Dog person? Cat person? To my mind this split in the human psyche is one of the great moral indicators of our time. I’m an unapologetic dog person, and frankly I’m not sure how much to trust cat people. Regardless, though, I’m almost certain that Jesus was a dog person. Why? Well . . . it’s because I’m a dog person.
While I might be joking in the paragraph above, it is certainly true that people tend to see in Jesus many qualities that reflect themselves. I’m not saying that a coward will think Jesus a coward as well, but that person might tend to stress the passivity of Jesus, the turn-the-other-cheek teachings.
It’s for this reason, I think, that extroverts tend to think of Jesus as an extrovert, and I must admit that my assumption that Jesus is an extrovert probably derives my own inward-looking tendencies. Still, I have evidence to back up my position.
We’ve already considered the possibility that Jesus had at least one prominent extrovert disciple, Peter, and one who might be classed an introvert, John. I’d like to emphasize that neither of these personality traits should be looked at as a weakness or a flaw. So with all that stated, let’s look at the introvert evidence on Jesus.
In Luke 5:15-16, we see a perfect example of Jesus showing his introvert stripes:
But the news about him spread even more, and large crowds would come together to hear him and to be healed of their sicknesses. Yet he often withdrew to deserted places and prayed.
The extrovert would have reveled in the crowds, yet rarely if ever do we see Jesus getting energized by the crowds. Even at the Triumphal Entry, when we can imagine Jesus really getting into the excitement of the day, we don’t get that sense. But in this Luke passage, we see the Savior not just praying, but withdrawing to pray. And he didn’t just withdraw into a house but to deserted places. And he didn’t just do it this one time but “often.”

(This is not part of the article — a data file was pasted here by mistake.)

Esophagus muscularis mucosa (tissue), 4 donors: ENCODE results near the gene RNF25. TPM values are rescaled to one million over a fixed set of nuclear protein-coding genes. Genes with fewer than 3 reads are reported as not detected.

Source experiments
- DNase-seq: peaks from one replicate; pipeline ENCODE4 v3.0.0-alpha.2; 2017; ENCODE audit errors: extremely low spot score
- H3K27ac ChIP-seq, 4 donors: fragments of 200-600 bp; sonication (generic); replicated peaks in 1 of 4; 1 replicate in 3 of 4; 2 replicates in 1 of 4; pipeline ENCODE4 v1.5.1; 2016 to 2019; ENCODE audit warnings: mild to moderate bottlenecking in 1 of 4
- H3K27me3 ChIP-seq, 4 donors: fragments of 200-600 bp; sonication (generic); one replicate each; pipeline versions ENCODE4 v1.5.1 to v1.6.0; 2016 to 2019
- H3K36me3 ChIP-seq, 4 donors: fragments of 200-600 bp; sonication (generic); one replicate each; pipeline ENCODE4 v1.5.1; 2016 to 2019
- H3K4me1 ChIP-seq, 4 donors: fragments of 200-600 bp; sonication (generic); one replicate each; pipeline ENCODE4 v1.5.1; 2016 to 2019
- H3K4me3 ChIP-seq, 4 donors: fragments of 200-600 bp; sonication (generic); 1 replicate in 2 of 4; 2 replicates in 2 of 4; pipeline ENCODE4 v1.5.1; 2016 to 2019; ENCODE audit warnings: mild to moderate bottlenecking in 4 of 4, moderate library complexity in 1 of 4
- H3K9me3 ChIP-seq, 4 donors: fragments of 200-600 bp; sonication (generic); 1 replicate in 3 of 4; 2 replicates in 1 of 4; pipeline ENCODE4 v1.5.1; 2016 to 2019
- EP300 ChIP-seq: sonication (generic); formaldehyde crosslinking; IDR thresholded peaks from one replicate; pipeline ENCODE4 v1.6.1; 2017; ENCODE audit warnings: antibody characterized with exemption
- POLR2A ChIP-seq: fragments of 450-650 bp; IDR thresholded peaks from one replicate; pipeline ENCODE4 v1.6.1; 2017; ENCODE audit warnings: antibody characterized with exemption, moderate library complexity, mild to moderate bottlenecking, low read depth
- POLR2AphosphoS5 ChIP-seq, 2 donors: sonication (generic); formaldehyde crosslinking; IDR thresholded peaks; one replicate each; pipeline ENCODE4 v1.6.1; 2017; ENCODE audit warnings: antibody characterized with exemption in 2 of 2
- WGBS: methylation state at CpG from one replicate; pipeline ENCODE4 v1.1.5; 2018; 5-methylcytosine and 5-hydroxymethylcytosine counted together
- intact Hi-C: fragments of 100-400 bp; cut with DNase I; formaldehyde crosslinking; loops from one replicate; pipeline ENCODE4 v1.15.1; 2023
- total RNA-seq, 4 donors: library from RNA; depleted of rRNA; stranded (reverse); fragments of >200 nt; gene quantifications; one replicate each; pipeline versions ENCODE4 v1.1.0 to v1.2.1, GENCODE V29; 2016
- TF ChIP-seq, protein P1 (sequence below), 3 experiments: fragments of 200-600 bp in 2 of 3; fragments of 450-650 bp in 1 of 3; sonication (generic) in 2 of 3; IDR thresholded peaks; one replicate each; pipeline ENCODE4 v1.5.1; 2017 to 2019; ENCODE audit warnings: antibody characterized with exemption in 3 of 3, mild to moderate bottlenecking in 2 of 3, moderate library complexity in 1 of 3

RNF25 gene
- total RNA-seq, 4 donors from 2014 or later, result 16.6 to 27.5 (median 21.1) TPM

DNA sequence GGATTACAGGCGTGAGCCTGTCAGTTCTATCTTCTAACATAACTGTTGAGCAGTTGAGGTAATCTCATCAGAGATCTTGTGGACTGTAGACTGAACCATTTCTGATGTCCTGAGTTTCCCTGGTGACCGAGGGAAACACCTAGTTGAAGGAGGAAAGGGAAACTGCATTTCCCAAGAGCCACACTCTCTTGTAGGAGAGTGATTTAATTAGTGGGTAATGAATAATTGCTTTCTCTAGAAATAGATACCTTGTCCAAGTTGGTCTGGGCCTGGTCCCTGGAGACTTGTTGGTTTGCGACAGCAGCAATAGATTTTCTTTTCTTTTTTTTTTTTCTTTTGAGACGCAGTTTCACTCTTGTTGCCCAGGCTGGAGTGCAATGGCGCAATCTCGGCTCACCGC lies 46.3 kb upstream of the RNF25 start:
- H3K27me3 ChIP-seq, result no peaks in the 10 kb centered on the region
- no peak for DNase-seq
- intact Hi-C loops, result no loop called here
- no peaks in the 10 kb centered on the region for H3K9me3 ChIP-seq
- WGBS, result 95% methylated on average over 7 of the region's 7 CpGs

In the next chapter, Jesus chooses His disciples in 6:13-16, but before that he spends the night alone on a mountain praying. In Matthew 14:13, upon hearing of the death of John the Baptist, Jesus does not seek to grieve with friends but gets in a boat to withdraw. In John 7:10, Jesus sends his disciples to Jerusalem for the festival but then attends secretly and alone.
By contrast, can we think of a case in which Jesus seeks out crowds? He often pulls his disciples away to teach them separately. He sends them out in pairs to do the work that he could have done better and then he sends out even more pairs to pursue that same work. Would an extrovert have been able to be such a hands-off manager?
Look at the images of crowds in the 2014 film Son of Man. Jesus seems to be thrilled to be among the hustle and hubbub of the crowds.That makes good film, but is it an accurate portrayal of the Man?
Okay, I’ve convinced you that at least Jesus had some introvert behaviors. But so what? We’ll take up that question when this topic concludes tomorrow.